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Karen Rimmer | A four-point guide on insurance for first-time home buyers

Karen Rimmer | A four-point guide on insurance for first-time home buyers
06-09-22 / Karen Rimmer

A four-point guide on insurance for first-time home buyers

Buying a home is one of the biggest investments most people will make in their lifetime, and it comes with a fair amount of stress. There are so many things to consider before signing on the dotted line: home loans, transfer duties, bond registration and of course insurance too.

For a first-time homeowner, figuring out what kind of insurance you need can be a bit overwhelming – to lighten the load, Karen Rimmer, Head: Distribution at PSG Insure has put together her four top tips to help you on your journey:

1)    Disclose all the relevant details to your insurer

Did you know that the type of property you buy will impact your need for insurance cover? There are three main types of residential property in South Africa: freehold, sectional title and property within an estate. Insurance policies for these property types will include specific clauses that pertain to the nature of the property.

“For example, with freehold or freestanding properties, mortgage providers usually require home buyers to take out insurance that covers the physical structure of the house,” explains Rimmer, “but in the case of sectional titles or apartments within housing complexes, body corporates are legally required to insure the physical structure of your home and to include the monthly premium as part of payable levies. However, what you need to bear in mind, if you have purchased an apartment with the intention of doing renovations that change the structure of the unit, you will need to get approval from the body corporate so that they can be in a position to advise the insurer accordingly.”

Similarly, if you do renovations to your freestanding home or add to it, your insurer should be informed, and your cover adjusted accordingly.

2)    Don’t forget your home contents

“Most first-time home buyers are acutely aware of the kind of insurance that prevents the financial fallout of a major incident like a fire, a burst geyser or the collapse of a part of the structure,” says Rimmer, “while these possibilities pose very real risks, they are only one half of the picture.”

Building insurance (which covers the structure of the home) does not automatically include the contents of the home – items like furniture, electrical appliances, your clothing or other personal items. Remember that insurance is not a static concept – you will need to review your policy regularly to ensure that any new items you buy still fall within the insured amount, or conversely, if you have scaled down, ensure that you are not over-insured. It can sometimes be more cost-effective to cover all your insurance needs under one policy, for example by combining your home contents and car insurance. Most importantly, remember that insurance is designed to cover very specific risks, as agreed between you and the insurer, which brings us to the next point.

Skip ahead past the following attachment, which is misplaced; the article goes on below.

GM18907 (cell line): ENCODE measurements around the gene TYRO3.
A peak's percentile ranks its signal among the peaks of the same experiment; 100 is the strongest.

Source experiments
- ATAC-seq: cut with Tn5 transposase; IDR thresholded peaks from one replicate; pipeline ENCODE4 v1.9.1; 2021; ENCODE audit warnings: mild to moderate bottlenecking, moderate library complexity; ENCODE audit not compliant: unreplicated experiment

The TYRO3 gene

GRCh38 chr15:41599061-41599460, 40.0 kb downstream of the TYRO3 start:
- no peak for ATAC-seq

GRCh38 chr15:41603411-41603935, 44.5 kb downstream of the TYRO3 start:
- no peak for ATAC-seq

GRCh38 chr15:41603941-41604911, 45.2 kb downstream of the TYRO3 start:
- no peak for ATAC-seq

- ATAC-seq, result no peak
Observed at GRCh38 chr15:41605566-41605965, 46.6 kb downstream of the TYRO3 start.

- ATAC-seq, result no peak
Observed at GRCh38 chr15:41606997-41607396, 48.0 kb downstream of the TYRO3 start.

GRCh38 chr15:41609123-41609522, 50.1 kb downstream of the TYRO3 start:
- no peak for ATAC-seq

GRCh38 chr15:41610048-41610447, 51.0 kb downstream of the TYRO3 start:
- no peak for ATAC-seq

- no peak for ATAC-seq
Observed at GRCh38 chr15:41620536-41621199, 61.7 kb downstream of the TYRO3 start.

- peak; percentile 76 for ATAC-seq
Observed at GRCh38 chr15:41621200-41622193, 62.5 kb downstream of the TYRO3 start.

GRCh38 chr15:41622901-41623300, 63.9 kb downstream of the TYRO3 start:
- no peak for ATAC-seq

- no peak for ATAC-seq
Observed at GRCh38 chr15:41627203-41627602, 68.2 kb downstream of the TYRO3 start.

3)    Understand your responsibility as the policyholder

“Taking out adequate insurance should only be one part of your personal risk management strategy,” says Rimmer, “when it comes to determining your premium, insurers consider a variety of factors like the level of crime within the relevant area as well as what you have done as the homeowner to mitigate against potential risks.”

Installing home security systems such as a burglar alarms, security cameras, electric fences or making use of the services of a private security company, could go a long way in reducing your premium. You also need to be aware that certain of these elements may be prerequisites for taking out insurance, depending on how your policy is structured. It’s important to note that, once you have agreed to the terms of your policy, it is your responsibility to ensure your home security systems are maintained and in working order to avoid a potential claim rejection or unnecessary complications. Similarly, it remains your responsibility to ensure the necessary maintenance is carried out regularly to avoid preventable damage to your property.

4)    Keep your adviser in the loop

When it comes to ensuring you have adequate cover for the biggest asset you’ll probably ever own, it can be beneficial to talk to your adviser on regular basis. Insuring your property will afford you with peace of mind that your investment is secure even when the unexpected occurs.

“Each property is unique, and there is a myriad of eventualities that need to be considered. Your insurance needs will also change over time as your insurable asset base increase and decrease over time. An adviser won’t only help guide you on aspects, like how the claims process works, but they can also help to ensure your cover remains adequate as your personal circumstances and insurance needs change over the years,” concludes Rimmer.

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